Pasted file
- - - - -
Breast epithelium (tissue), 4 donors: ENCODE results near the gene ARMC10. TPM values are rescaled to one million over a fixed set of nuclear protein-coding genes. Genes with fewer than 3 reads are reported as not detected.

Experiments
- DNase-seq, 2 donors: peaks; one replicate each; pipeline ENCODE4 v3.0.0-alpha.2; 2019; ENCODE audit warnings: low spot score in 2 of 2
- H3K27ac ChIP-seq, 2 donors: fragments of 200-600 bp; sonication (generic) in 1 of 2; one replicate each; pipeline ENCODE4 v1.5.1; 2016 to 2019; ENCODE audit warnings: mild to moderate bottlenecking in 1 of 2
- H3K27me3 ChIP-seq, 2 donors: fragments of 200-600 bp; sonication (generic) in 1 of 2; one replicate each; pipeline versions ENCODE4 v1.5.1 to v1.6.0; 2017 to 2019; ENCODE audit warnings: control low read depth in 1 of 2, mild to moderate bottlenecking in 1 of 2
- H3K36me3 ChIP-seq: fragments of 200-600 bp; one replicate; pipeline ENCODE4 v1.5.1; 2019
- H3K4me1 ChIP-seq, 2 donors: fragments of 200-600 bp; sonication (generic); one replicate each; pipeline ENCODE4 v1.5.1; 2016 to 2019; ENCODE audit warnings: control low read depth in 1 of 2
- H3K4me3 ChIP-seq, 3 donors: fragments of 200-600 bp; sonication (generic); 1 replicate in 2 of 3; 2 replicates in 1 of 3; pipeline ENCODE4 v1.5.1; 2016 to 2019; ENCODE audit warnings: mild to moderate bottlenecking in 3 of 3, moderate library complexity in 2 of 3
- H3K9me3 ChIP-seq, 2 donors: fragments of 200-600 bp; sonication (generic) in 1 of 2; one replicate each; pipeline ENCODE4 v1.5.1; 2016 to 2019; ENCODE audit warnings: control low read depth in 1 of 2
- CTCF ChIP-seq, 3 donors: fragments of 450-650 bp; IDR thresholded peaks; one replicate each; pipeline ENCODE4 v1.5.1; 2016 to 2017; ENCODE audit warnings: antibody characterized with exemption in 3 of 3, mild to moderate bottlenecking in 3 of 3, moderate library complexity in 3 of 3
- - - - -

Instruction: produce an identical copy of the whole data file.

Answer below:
Breast epithelium (tissue), 4 donors: ENCODE results near the gene ARMC10. TPM values are rescaled to one million over a fixed set of nuclear protein-coding genes. Genes with fewer than 3 reads are reported as not detected.

Experiments
- DNase-seq, 2 donors: peaks; one replicate each; pipeline ENCODE4 v3.0.0-alpha.2; 2019; ENCODE audit warnings: low spot score in 2 of 2
- H3K27ac ChIP-seq, 2 donors: fragments of 200-600 bp; sonication (generic) in 1 of 2; one replicate each; pipeline ENCODE4 v1.5.1; 2016 to 2019; ENCODE audit warnings: mild to moderate bottlenecking in 1 of 2
- H3K27me3 ChIP-seq, 2 donors: fragments of 200-600 bp; sonication (generic) in 1 of 2; one replicate each; pipeline versions ENCODE4 v1.5.1 to v1.6.0; 2017 to 2019; ENCODE audit warnings: control low read depth in 1 of 2, mild to moderate bottlenecking in 1 of 2
- H3K36me3 ChIP-seq: fragments of 200-600 bp; one replicate; pipeline ENCODE4 v1.5.1; 2019
- H3K4me1 ChIP-seq, 2 donors: fragments of 200-600 bp; sonication (generic); one replicate each; pipeline ENCODE4 v1.5.1; 2016 to 2019; ENCODE audit warnings: control low read depth in 1 of 2
- H3K4me3 ChIP-seq, 3 donors: fragments of 200-600 bp; sonication (generic); 1 replicate in 2 of 3; 2 replicates in 1 of 3; pipeline ENCODE4 v1.5.1; 2016 to 2019; ENCODE audit warnings: mild to moderate bottlenecking in 3 of 3, moderate library complexity in 2 of 3
- H3K9me3 ChIP-seq, 2 donors: fragments of 200-600 bp; sonication (generic) in 1 of 2; one replicate each; pipeline ENCODE4 v1.5.1; 2016 to 2019; ENCODE audit warnings: control low read depth in 1 of 2
- CTCF ChIP-seq, 3 donors: fragments of 450-650 bp; IDR thresholded peaks; one replicate each; pipeline ENCODE4 v1.5.1; 2016 to 2017; ENCODE audit warnings: antibody characterized with exemption in 3 of 3, mild to moderate bottlenecking in 3 of 3, moderate library complexity in 3 of 3